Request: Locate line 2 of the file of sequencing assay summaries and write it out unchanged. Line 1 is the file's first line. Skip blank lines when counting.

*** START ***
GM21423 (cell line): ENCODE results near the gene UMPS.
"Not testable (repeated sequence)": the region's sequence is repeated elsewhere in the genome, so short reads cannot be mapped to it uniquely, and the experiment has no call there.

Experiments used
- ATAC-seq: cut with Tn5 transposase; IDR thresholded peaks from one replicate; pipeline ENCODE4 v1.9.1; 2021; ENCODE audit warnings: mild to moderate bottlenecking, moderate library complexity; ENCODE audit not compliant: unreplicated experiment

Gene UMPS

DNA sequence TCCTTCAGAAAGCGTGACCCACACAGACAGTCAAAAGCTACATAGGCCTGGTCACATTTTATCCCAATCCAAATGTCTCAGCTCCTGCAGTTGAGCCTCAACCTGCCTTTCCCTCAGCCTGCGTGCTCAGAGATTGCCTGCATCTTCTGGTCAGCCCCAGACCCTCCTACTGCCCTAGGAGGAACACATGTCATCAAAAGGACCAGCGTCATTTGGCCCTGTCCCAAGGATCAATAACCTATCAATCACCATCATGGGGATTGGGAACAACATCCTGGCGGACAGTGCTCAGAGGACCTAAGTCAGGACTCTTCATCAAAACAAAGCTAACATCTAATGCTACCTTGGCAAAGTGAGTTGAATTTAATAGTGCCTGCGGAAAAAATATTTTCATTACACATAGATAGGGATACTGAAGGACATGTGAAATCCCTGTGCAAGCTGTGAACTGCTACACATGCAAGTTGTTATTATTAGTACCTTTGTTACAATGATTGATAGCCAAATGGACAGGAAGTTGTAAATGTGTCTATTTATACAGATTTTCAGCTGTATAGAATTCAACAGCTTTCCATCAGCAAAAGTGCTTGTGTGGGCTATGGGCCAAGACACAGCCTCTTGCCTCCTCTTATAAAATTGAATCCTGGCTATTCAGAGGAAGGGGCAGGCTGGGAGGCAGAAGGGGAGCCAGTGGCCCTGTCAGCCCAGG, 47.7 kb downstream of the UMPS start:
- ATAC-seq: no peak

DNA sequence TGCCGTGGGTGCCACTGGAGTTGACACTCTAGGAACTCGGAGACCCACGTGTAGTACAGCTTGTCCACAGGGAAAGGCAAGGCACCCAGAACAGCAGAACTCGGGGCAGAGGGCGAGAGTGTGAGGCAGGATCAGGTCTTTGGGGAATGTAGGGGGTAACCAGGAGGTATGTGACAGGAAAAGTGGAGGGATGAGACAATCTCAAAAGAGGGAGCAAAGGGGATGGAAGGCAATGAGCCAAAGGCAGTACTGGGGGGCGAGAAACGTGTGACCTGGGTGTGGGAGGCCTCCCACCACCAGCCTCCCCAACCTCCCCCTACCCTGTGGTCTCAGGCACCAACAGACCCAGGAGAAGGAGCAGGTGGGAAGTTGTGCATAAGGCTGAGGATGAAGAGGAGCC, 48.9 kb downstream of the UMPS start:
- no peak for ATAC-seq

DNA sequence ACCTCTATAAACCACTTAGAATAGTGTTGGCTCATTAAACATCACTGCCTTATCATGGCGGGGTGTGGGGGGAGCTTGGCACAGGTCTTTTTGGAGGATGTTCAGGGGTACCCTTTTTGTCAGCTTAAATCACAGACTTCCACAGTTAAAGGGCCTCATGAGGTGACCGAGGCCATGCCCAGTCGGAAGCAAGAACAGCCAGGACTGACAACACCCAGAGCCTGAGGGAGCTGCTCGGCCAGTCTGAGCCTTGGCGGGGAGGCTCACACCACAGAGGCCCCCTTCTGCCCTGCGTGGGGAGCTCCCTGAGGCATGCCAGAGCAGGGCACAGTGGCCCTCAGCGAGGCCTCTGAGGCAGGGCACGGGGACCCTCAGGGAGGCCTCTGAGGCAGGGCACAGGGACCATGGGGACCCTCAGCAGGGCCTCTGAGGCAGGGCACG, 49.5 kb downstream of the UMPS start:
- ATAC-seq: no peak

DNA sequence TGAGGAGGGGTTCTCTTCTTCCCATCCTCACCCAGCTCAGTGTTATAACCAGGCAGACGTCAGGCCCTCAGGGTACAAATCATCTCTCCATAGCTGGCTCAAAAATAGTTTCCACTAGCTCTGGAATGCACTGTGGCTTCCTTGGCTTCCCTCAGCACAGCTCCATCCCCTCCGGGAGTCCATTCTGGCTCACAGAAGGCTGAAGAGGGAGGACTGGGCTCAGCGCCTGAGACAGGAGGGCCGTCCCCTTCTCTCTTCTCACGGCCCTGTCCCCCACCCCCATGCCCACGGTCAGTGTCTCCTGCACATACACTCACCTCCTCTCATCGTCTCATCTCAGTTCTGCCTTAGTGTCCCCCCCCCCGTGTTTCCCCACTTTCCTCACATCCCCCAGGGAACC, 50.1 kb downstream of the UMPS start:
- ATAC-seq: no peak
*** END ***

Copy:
"Not testable (repeated sequence)": the region's sequence is repeated elsewhere in the genome, so short reads cannot be mapped to it uniquely, and the experiment has no call there.